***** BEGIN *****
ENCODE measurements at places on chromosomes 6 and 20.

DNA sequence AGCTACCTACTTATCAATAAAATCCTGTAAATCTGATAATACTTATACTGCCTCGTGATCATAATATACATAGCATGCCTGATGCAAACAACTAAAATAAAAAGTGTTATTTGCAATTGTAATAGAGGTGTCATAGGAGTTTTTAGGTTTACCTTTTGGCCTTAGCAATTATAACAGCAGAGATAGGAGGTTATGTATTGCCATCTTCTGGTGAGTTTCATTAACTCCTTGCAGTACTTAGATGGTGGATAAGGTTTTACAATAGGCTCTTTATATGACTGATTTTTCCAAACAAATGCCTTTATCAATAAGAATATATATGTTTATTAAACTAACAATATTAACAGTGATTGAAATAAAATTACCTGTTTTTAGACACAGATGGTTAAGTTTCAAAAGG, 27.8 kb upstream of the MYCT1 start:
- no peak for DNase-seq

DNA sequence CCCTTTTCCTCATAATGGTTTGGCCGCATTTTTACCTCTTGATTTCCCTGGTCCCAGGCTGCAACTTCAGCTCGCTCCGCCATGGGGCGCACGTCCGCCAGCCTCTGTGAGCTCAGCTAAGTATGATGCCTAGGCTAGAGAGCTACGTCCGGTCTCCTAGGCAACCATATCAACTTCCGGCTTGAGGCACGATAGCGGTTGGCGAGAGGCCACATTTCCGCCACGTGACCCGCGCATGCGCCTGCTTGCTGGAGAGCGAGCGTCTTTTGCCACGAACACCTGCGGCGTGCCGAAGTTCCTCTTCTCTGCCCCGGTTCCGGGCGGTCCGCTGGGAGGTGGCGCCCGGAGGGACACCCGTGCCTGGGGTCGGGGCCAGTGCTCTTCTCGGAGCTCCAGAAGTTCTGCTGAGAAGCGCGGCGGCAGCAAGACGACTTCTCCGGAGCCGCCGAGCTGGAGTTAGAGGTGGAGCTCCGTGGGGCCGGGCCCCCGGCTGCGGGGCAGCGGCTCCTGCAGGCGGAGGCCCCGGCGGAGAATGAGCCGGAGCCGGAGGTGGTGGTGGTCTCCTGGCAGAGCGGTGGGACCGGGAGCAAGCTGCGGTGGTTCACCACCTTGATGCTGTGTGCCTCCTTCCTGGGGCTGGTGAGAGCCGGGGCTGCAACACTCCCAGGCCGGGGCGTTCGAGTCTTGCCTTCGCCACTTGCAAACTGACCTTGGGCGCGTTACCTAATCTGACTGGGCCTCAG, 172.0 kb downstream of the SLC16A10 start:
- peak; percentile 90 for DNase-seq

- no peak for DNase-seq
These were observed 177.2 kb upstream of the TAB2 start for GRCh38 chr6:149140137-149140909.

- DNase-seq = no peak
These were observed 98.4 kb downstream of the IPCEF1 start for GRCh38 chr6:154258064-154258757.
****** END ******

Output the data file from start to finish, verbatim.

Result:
ENCODE measurements at places on chromosomes 6 and 20.

DNA sequence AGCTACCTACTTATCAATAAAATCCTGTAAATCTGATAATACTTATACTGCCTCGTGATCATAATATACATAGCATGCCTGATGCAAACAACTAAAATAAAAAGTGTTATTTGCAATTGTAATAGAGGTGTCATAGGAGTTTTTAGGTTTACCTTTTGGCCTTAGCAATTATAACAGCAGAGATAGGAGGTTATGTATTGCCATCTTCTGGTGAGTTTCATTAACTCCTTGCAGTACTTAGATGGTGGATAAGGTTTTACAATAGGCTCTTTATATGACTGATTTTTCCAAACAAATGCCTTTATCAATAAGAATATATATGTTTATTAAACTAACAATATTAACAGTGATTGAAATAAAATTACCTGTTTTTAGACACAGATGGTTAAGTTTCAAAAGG, 27.8 kb upstream of the MYCT1 start:
- no peak for DNase-seq

DNA sequence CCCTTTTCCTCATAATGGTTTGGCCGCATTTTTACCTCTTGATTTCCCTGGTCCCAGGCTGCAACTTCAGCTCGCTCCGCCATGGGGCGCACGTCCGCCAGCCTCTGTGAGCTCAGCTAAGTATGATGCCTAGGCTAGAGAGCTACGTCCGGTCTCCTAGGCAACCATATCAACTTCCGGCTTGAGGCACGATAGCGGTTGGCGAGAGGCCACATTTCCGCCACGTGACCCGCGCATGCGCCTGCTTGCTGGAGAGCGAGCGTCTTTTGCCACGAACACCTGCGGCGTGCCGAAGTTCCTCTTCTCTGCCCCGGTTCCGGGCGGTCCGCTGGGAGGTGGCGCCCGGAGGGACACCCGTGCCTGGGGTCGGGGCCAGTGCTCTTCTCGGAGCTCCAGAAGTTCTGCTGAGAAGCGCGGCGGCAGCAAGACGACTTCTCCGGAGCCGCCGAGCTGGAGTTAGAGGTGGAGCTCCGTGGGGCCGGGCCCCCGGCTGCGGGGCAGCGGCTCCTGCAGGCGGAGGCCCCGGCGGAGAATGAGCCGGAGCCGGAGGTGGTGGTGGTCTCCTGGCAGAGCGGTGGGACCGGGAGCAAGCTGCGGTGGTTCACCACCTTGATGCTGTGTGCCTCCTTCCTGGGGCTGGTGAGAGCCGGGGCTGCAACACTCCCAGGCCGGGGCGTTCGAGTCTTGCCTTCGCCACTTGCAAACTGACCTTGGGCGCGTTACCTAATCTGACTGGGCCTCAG, 172.0 kb downstream of the SLC16A10 start:
- peak; percentile 90 for DNase-seq

- no peak for DNase-seq
These were observed 177.2 kb upstream of the TAB2 start for GRCh38 chr6:149140137-149140909.

- DNase-seq = no peak
These were observed 98.4 kb downstream of the IPCEF1 start for GRCh38 chr6:154258064-154258757.